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Netflix and Nil 

James Poulos

Why being online makes us nihilists

A cyborg pensively smokes a cigarette on the cover of Nolen Gertz’s learned polemic against the online tools that have come to mean almost everything in our lives — and the lives that under their sway have come to mean next to nothing. The image sums up Gertz’s warning that tech has tempted us in newly powerful ways to abdicate our humanity. Rather than a human being simply enslaved to a machine, Gertz’s cyborg is a being whose humanity is a problem, a problem the human is replacing with machinery in an effort to expunge it completely. Yet the cyborg broods, arms clenched, shoulders hunched: Its human effort to escape its humanity becomes itself an all-too-human prison.

Gertz, a philosophy professor at the University of Twente in the Netherlands, is directing genuine philosophical inquiry to the questions of online technology now permeating our lives. He is remarkably adept at translating Nietzsche’s analysis of nihilistic living — which looks at how we develop strategies for coping with a way of life that undermines our very humanity — into instantly recognizable terms stretching from “Netflix and chill” to smugshrugs and emoji to the gamification of health and well beyond.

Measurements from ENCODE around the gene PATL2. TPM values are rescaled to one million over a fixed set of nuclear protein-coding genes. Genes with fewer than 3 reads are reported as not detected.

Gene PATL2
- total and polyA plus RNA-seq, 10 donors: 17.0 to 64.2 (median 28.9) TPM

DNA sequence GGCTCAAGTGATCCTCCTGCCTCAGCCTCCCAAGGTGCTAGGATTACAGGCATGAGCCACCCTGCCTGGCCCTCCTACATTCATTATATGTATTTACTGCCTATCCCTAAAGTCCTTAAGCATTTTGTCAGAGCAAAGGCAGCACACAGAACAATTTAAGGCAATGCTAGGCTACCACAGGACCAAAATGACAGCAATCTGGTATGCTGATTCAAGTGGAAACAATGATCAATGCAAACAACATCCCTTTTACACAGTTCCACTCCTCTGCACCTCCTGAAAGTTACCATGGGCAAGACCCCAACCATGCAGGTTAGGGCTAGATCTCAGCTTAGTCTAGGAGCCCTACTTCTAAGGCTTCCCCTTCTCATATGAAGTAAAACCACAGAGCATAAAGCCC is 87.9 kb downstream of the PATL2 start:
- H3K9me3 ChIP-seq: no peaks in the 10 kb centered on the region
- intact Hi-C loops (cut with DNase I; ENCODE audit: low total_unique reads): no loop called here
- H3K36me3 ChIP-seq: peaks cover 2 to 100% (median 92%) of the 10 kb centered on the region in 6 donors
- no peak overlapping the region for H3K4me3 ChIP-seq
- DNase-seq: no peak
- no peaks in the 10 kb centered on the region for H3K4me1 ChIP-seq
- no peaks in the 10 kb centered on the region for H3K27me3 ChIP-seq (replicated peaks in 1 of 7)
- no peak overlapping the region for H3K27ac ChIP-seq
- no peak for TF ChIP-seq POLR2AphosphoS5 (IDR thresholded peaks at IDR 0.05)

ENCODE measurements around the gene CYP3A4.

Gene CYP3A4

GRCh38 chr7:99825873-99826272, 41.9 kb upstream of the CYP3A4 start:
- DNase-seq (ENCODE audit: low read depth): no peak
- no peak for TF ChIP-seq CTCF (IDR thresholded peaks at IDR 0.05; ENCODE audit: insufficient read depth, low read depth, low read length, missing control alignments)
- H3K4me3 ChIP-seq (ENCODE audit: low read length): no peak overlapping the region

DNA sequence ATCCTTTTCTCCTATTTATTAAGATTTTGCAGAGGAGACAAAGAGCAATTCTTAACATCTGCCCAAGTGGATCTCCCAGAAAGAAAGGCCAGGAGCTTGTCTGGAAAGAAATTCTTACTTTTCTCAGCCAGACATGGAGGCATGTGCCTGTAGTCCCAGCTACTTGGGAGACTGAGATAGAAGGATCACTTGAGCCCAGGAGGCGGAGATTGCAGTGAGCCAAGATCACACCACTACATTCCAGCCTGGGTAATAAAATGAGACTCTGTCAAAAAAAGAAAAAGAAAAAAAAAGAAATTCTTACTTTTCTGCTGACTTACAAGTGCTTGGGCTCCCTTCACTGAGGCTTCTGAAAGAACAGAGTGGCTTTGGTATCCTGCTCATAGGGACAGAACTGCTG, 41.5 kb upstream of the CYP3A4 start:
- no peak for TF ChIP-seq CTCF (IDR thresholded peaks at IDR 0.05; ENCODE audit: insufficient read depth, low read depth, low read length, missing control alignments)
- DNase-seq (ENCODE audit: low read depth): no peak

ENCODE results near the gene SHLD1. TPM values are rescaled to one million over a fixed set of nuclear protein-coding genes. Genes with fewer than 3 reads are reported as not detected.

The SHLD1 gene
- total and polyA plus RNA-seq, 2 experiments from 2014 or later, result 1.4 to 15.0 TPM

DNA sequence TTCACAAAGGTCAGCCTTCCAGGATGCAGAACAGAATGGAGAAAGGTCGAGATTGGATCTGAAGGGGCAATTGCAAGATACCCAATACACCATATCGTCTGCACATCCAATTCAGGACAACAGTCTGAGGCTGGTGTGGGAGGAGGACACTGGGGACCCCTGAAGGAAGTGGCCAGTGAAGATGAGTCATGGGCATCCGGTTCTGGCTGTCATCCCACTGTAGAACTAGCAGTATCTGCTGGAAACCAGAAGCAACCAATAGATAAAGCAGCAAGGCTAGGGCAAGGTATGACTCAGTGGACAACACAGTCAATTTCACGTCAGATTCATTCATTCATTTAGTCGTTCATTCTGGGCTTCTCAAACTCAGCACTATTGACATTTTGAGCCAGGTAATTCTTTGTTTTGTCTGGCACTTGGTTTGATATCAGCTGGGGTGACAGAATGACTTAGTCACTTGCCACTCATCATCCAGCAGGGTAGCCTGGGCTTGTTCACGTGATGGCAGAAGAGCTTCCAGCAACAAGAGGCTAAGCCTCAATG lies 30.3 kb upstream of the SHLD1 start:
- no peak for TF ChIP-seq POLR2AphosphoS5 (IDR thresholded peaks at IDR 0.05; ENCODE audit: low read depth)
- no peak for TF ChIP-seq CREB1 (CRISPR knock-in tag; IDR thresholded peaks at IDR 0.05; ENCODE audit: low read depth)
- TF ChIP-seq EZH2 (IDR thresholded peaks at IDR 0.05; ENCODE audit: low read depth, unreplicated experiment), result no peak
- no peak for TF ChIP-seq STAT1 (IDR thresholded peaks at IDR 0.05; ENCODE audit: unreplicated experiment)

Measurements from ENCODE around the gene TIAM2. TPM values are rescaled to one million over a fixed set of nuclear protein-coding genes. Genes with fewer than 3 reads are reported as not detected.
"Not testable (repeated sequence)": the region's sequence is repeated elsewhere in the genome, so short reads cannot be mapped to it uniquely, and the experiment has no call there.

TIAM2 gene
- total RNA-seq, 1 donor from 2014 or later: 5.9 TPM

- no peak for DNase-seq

Thanks to tech companies, we can zone out, we can be more efficient, we can help strangers, we can make friends, and we can attack enemies. And while we may indeed find these activities meaningful, and may even find they make us happy, that does not mean that these activities are not nihilistic. For nihilism does not mean that life is meaningless but rather that our search for a transcendent source of meaning, for a source of meaning external to us, external to our lives, results in our lives not being lived.

Although Gertz dutifully excludes moral categories like evil from his own judgments, he excavates the moral rot at the heart of our endlessly evasive online movements....

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James Poulos is the Editor-at-Large at The American Mind, a fellow at the Center for the Study of Digital Life, and the author of The Art of Being Free (St. Martin’s Press, 2017).

James Poulos, "Netflix and Nil," The New Atlantis, Number 57, Winter 2019, pp. 91-97.